Emily True studies at Sarum Academy and recently completed her work experience at the museum.
I find Salisbury Museum interesting because of the vast and varied array of items in storage and on display.
One of my favourite objects is the Figheldean jade axe (above), on display in the Wessex Gallery. The axe head was made around 4000-3700 BC and made from eclogite from near Mount Visco in the Italian Alps. It is highly polished and has remained in almost perfect condition to this day. The axe would have represented power and probably hardly ever used.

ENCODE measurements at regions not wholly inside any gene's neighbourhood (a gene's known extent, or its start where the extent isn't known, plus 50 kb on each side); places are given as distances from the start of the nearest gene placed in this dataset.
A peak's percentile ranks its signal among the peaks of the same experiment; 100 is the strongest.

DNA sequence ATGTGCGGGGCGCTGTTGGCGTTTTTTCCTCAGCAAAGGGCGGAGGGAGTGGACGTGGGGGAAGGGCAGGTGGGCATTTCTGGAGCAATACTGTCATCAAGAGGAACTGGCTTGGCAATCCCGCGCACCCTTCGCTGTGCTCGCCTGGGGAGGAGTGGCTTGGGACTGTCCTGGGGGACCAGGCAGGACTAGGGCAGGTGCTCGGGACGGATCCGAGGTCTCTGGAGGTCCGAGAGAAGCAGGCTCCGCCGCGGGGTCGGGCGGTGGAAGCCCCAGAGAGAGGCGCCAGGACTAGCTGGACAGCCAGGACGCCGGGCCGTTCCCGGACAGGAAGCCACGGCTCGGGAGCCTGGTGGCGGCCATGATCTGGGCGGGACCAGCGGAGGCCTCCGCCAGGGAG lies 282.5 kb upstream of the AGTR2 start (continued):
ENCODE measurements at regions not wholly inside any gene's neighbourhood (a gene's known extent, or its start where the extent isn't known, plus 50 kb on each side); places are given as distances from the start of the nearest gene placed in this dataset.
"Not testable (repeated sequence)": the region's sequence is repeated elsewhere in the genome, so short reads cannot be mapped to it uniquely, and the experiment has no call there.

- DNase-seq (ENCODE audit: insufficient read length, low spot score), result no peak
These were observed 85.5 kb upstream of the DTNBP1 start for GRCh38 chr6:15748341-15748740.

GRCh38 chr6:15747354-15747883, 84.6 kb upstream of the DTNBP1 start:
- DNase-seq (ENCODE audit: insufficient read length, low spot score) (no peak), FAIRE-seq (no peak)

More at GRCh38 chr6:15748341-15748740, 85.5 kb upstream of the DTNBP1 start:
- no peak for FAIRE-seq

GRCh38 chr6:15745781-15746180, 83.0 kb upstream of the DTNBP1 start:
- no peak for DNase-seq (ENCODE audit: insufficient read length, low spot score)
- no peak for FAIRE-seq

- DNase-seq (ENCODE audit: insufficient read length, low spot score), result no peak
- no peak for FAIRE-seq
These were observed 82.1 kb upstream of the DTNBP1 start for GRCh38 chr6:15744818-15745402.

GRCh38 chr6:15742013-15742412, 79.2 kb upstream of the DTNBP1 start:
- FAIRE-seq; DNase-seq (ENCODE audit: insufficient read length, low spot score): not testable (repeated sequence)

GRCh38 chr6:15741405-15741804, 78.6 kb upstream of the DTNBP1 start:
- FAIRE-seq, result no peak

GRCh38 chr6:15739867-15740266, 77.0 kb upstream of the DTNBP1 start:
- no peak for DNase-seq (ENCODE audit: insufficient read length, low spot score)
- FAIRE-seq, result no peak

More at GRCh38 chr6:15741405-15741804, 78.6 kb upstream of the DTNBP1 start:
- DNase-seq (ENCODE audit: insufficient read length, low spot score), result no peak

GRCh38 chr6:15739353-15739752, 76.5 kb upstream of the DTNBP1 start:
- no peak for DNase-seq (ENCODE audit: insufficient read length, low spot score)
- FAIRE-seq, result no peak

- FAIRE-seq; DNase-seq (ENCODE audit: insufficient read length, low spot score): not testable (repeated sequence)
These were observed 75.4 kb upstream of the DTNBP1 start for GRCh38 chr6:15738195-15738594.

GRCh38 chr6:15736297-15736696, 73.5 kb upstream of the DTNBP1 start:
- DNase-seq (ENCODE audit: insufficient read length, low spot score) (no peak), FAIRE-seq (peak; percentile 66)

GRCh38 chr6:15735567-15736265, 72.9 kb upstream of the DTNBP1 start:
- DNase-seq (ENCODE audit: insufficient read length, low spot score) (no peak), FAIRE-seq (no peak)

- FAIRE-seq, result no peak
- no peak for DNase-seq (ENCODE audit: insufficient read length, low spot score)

Another one of my favourite displays is that of the Swallowcliffe Princess It is a re-creation of the burial of a young woman of 18-25 years at her time of death. She is called the ‘princess’ because she was presumably important to those around her or of high status, shown through the objects that she was buried with. She was laid on her wooden bed and surrounded by items such as two glass palm cups (one of which is still perfectly intact and in good condition) and a decorative mount with repousse decoration from a satchel. The thing that interests me most about this is that no one will ever know exactly how she died or how she lived her life and all there is to do is speculate, based on her burial.
Every artefact has a story, is rich with history and has the answers to many questions.